- 40. Uyeda K, Furuya E, Lub LJ (1981) The effect of natural and synthetic D-fructose 2,6-bisphosphate on the regulatory kinetic properties of liver and muscle phosphofructokinases. J Biol Chem 256: 8394–8399.
- 41. Su JY, Storey KB (1994) Regulation of rainbow trout white muscle phosphofructokinase during exercise. Int J Biochem 26: 519–528.
- 42. Hayouka Z, Rosenbluh J, Levin A, Loya S, Lebendiker M, et al. (2007) Inhibiting HIV-1 integrase by shifting its oligomerization equilibrium. Pro Natl Acad Sci USA 104: 8316–8321.
- 43. Jaffe E, Lawrence SH (2012) The Morpheein Model of Allostery: Evaluating Proteins as Potential Morpheeins. Method Mol Biol 796: 217–231.
- 44. Jaffe E (2005) Morpheeins – a new structural paradigm for allosteric regulation. Trends Biochem Sci 30: 490–497.
- 45. Kokona B, Rigotti DJ, Wasson AS, Lawrence SH, Jaffe EK, et al. (2008) Probing the Oligomeric Assemblies of Pea Porphobilinogen Synthase by Analytical Ultracentrifugation. Biochemistry 47: 10649–10656.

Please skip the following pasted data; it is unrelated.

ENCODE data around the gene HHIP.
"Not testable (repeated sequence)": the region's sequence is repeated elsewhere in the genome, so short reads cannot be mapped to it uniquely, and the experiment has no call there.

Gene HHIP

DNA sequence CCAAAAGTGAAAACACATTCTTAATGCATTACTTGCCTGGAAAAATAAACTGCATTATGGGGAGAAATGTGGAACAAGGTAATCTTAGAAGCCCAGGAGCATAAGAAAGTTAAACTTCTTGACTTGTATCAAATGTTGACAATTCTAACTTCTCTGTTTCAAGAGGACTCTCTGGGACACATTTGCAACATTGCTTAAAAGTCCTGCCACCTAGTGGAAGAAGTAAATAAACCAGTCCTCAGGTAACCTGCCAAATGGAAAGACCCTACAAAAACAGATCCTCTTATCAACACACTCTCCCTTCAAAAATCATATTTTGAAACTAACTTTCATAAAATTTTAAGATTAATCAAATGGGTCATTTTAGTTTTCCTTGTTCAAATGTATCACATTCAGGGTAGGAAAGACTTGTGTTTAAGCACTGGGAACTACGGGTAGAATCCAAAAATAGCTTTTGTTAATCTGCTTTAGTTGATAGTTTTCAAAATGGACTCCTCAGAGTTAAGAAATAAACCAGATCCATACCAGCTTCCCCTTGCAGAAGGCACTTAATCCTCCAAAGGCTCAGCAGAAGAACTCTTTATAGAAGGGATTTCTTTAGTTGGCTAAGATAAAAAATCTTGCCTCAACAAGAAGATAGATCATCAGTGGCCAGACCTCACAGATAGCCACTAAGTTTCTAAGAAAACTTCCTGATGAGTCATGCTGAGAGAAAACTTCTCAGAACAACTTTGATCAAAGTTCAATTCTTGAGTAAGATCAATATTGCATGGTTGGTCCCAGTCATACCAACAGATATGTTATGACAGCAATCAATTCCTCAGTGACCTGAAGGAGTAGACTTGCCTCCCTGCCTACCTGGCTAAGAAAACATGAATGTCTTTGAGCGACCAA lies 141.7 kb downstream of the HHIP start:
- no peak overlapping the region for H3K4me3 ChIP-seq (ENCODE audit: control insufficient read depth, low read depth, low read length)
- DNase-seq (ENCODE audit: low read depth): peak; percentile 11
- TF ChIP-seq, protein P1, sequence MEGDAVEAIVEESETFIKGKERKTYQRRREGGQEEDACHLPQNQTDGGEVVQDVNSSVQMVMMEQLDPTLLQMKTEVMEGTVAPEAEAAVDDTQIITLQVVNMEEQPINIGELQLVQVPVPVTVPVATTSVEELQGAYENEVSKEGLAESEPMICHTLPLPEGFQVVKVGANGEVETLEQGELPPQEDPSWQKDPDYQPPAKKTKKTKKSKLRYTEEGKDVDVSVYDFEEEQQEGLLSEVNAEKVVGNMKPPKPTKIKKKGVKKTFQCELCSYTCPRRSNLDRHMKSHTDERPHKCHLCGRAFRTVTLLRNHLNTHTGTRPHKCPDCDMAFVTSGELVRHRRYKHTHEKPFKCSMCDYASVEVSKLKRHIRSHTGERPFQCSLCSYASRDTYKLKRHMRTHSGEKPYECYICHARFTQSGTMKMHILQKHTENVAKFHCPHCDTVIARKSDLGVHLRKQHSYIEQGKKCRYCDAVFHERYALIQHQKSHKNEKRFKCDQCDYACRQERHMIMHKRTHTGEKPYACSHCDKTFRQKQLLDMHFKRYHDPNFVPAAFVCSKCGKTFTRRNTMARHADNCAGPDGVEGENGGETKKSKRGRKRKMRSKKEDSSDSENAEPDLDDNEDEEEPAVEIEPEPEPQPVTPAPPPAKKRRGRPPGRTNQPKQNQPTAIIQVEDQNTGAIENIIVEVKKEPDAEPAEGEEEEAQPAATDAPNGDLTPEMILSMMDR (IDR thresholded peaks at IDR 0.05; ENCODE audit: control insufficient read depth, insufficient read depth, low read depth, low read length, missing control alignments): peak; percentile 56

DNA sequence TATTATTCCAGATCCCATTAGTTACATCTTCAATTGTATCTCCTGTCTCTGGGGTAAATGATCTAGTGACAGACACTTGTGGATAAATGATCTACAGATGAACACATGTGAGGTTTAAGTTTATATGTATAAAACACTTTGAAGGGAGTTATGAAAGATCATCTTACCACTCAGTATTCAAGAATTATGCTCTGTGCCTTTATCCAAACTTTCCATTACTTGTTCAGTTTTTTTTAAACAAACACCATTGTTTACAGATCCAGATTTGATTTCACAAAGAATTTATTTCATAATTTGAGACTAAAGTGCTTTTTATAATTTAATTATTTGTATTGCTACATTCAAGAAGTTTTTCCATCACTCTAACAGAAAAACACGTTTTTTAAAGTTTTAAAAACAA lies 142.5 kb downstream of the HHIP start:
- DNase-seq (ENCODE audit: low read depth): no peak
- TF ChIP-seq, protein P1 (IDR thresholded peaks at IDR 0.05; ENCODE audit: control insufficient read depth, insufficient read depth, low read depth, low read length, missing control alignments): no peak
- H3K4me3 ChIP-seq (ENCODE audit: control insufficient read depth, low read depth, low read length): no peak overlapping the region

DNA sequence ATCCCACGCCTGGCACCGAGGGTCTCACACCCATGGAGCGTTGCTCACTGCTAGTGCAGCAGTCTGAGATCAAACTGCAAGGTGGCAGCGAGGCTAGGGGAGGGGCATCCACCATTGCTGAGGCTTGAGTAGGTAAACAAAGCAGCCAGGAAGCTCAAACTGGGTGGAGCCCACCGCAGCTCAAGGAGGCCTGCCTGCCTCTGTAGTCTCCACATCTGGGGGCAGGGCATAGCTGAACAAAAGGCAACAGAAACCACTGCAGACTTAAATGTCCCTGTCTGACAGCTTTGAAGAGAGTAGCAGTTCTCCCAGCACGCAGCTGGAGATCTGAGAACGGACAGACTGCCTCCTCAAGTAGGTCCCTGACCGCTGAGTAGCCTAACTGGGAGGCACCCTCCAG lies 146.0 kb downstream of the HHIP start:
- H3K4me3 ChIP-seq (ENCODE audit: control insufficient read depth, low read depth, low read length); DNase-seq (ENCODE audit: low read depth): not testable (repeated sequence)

- 46. Selwood T, Tang L, Lawrence SH, Anokhina Y, Jaffe EK (2008) Kinetics and Thermodynamics of the Interchange of the Morpheein Forms of Human Porphobilinogen Synthase. Biochemistry 47: 3245–3257.
- 47. Angermayr M, Hochleitner E, Lottspeich F, Bandlow W (2007) Protein kinase CK2 activates the atypical Rio1p kinase and promotes its cell-cycle phase-dependent degradation in yeast. FEBS Journal 274: 4654–4667.
- 48. Widmann B, Wandrey F, Badertscher L, Wyler E, Pfannstiel J, et al. (2012) The kinase activity of human Rio1 is required for final steps of cytoplasmic maturation of 40S subunits. Mol Biol Cell 23: 22–35.